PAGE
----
You can see he was a dancer. Only a dancer could make the pratfalls look so good.

In "La Cage aux Folles," Benny Luke plays the gay butler to a homosexual couple who are putting on a straight party for straight people. He looks pretty good in a dinner jacket (instead of his usual hotpants), but he hates to wear shoes, and he hobbles about in his black pumps as though they were spike-heeled.

Finally, he falls flat on his face with a horredous shriek. The guests gape, aghast. The hosts bury their faces in their napkins.

Luke has quit dancing now. He is 40, though he looks 30, and he wants to get into films or plays. Later this year, he will appear in a sequel to "La Cage," the highest-grossing foreign film in the United States, at $4 million after 40 weeks on Varety's chart.

"I'm homesick," he said on a recent quick visit here. "I want to get back to the states. All my family still lives in Los Angeles and Oakland, and I usually come back every year to see them, but I'm really tired of Paris."

It's as though he was marooned in France. It's just that he has spent most of his working life there and wants to make contacts in this country so he can switch his base of operation. On his trip he was stopped at Los Angeles, San Francisco, Chicago, Boston, New York, Washington, Atlanta, San Juan and Haiti. Most of these Eastern cities he had never seen, except New York, but nevertheless he says the prospects are good.

He expects his exposure to be better after the sequel comes out. He plans to move to Los Angeles then.

"For a black actor in Paris," he says, "there's nothing much but the exotic or the erotic."

He has been living there since 1963, when he was one of six dancers to pass a special Los Angeles audition for the Lido. He has danced at many famed Paris cabarets, including the Folies Bergeres.

And he danced with Josephine Baker, in her last show at Monte Carlo. "It was history. It was dancing with a legend. But I didn't go on to Paris with the show because I was still doing the stage version of 'La Cage.'"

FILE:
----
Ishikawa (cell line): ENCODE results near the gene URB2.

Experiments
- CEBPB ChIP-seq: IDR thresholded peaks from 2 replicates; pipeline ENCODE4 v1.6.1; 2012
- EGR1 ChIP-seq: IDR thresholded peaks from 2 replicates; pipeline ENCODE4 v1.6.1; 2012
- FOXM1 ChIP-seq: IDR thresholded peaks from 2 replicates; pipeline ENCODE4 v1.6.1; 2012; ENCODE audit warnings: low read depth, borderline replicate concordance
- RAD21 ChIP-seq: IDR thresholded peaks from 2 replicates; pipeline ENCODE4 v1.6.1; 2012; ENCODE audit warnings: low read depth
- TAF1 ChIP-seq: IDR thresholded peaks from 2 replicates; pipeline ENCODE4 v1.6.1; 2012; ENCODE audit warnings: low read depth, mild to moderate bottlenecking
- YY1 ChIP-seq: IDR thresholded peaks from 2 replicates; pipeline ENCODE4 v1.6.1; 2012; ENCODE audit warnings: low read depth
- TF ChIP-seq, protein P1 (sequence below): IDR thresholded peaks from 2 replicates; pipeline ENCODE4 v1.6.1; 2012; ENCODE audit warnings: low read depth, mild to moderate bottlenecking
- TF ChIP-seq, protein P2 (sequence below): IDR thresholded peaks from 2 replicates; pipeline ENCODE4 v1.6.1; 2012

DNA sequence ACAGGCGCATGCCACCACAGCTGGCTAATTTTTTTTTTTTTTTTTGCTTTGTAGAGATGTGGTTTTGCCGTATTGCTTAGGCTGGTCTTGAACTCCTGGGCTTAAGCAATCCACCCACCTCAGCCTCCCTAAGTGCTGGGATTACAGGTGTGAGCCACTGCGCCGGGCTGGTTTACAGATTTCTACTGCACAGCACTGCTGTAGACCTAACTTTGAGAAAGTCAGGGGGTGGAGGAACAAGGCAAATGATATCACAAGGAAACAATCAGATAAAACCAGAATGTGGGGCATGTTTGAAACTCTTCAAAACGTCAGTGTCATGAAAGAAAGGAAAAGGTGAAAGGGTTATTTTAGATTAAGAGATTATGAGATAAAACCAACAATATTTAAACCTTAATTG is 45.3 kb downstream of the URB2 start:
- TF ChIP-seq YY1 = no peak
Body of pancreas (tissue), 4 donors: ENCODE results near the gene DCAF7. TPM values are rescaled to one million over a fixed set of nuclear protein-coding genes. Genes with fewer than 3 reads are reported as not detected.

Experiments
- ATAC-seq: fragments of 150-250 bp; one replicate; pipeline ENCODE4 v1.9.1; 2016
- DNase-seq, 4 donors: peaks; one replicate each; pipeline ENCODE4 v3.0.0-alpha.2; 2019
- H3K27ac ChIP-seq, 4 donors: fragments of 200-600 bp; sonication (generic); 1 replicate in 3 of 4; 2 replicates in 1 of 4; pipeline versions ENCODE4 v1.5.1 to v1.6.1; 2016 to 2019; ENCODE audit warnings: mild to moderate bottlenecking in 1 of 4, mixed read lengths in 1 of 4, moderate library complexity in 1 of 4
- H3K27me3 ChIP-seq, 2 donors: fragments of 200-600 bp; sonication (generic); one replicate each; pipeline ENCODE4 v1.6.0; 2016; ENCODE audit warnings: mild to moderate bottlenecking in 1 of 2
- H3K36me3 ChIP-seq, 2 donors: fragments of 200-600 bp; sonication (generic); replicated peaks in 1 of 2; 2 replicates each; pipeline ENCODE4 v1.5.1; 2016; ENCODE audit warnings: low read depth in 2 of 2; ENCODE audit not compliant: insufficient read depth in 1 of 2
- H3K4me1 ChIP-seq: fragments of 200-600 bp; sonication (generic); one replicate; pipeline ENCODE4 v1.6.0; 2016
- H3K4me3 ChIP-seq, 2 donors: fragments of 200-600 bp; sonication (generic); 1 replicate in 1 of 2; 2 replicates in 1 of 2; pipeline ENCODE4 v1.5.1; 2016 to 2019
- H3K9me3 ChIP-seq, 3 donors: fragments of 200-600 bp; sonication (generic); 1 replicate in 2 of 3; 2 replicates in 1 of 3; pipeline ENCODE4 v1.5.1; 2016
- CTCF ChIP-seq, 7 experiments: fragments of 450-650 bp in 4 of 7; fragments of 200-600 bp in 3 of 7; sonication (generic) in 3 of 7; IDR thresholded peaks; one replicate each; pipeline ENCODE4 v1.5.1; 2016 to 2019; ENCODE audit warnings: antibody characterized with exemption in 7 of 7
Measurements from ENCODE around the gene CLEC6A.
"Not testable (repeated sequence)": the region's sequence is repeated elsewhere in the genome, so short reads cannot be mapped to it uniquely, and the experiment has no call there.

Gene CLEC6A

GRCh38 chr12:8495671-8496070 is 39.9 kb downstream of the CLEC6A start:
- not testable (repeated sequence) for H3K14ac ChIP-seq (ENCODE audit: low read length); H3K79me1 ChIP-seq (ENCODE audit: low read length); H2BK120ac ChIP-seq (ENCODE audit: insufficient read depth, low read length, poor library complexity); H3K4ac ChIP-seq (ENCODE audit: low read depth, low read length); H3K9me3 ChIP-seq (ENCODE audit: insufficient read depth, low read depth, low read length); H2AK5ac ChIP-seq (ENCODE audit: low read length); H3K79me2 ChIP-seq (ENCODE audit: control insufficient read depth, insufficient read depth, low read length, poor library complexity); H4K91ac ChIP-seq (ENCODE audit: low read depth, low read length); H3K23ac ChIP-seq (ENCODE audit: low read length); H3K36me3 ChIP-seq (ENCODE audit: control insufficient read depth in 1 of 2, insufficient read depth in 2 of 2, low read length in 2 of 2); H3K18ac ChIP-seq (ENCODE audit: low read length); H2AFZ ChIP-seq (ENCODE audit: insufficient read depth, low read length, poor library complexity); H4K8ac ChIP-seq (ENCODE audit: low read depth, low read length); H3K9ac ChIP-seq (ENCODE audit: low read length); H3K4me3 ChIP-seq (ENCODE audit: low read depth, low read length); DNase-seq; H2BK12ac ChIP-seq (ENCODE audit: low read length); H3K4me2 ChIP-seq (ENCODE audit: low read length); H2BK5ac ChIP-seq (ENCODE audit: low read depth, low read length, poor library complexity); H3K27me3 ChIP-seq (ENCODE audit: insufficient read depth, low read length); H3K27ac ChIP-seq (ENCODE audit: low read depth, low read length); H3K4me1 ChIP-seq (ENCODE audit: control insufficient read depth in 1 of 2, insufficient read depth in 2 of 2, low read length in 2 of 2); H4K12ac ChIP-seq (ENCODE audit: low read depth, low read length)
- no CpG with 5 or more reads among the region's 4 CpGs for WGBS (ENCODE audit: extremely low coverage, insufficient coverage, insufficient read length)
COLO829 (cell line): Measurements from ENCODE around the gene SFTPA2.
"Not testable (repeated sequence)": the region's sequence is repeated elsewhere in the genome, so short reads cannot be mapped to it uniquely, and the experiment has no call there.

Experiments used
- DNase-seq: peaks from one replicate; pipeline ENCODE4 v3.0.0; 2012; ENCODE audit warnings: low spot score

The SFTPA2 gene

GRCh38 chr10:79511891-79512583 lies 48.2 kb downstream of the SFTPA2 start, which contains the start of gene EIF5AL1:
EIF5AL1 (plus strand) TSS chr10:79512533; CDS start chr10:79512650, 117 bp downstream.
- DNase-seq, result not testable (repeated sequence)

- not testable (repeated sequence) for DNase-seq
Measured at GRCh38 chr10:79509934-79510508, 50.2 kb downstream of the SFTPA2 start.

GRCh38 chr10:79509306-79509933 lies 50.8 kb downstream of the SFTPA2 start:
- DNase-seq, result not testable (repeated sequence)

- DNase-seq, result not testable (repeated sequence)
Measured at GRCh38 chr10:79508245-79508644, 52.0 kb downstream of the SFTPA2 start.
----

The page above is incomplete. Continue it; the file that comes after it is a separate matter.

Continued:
He played the headlong butler seven years before going on to do the screen version. The sequel planned by author Jean Poiret is a spy comedy. Poiret played the lead in the play, the part was taken by Ugo Tognazzi in the film. Michel Serrault was the outrageous Zaza in both versions.

Moving to Paris with only his high school French, Luke picked up the language the hard way, some say the only way, by having to speak it all the time. He speaks flawless French today.

Branching out from the Lido show, he appeared on TV dance shows both in France and Germany, helped to chorograph the German production of "Jesus Christ, Superstar," and toured West Germany for some time in a production of "Double Exposure."

'I was in Germany, and I had a week off, and I got a chance to do this television dance show," he said, "It wasn't anything big, but it paid well. Anyway, I was wearing a wig (a rather extreme afro), and the director of 'La Cage' saw me and gave me an audition."

He settled in for his 2,500 performances in the stage farce -- with wig. He and Serrault were the only cast members chosen to repeat their roles on film.

Some people prefer the stage version , he observed. It is somewhat tighter than the film, which does sprawl a bit. Pioret wrote it after seeing the British play "Staircase," about two middle-aged homosexuals. Probably the play's warmth and the gentleness of its humor derive from the fact that it was written from within, from the gay point of view.

The play is still running in Paris.

Luke was disillusioned with the folklore that blacks are treated better in France than anywhere.

"Black people are invisible in France,' he said quietly. "There are hardly any roles for black actors. I'm about the only American black actor working there. Of course, there is the language problem there, but it's true of non-Americans too. You don't even see many French-speaking blacks from, say, Guadeloupe or Martinique, on the stage except in the occasional folkloric dance number."

There are also some black mannequins or models.

"You don't have the problems as a person, but you just can't get work over there."

At the moment he is tired of the French personality, the posturing intellectuals, the chauvinists, and the jealous theater professionals. "I'll never be French," he said. "I'll never understand 'em."

If he could get an acting job in this country, he would return like a shot. But he has to stay where he is known.

He loves comedy. Playing the same role for seven years, he got so he hated to leave the apartment in the morning, but once he was back in his dressing fooling around with his makeup, he was happy again. Every night he would play the butler a little bit differently.

"I enjoy doing comedy. It's a joy to hear people laugh at something you do. What I really love is to hear children laugh. It's hard to make them laugh, but when you do, its wonderful."